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Solar Eclipse: It was bring your “sun” to work day at Milwaukee Public Museum

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Data pix.

MILWAUKEE -- The Great American Solar Eclipse brought the curious to the Milwaukee Public Museum on Monday, August 1st -- and the staff vowed to deliver whether there were clouds or not.

"So it ends up being about every 18 months it hits the sweet spot," said Jessica McGillivray, planetarium educator.

Educators like McGillivray have been preparing for this day for months. They are happy to report the youngest in the audience have been the most enthusiastic.

"Some of the kids have actually been telling their parents, I've heard in the audience, see I told you it was the 21st," McGillivray said.

The Milwaukee Public Museum is home to the Daniel Soref Planetarium -- and like the entire country, the staff here was hoping for clear skies. The museum set up specially-equipped telescopes to view the first coast-to-coast eclipse in 99 years. By 10:00 a.m., the museum lobby was filling up.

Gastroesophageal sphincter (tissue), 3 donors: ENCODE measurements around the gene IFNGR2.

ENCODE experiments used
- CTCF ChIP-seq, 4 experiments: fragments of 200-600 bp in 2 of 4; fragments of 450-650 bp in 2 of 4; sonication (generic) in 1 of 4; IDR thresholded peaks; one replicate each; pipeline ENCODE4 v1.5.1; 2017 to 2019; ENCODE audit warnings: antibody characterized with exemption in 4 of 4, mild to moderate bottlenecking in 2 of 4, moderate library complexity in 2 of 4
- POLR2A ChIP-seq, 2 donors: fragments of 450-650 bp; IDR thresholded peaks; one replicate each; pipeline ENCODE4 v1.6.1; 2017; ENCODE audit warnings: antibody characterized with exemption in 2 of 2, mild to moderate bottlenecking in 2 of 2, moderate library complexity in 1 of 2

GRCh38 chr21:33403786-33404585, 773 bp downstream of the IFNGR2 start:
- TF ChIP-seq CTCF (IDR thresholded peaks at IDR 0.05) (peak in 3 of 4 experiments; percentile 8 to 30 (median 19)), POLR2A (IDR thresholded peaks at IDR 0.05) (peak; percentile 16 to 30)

"I thought that especially my four-year-old would be interested, he's interested in science and spaceships," said parent, Megan Shanley, who brought her two sons for a glimpse at the eclipse.

Sylvia Carlevato said her seven-year-old son Greg is the most excited out of her young clan.

"So if he has questions, we need to find the answers," Carlevato said.

"They are pretty excited about it even if they weren't around to see the last time we had a partial eclipse in the U.S.," McGillivray said.

Data pix.
Data pix.

The Milwaukee Public Museum was sold out of special viewing glasses weeks ago. But they did have some available for sharing.

The next solar eclipse to cross the U.S. will be in 2024.

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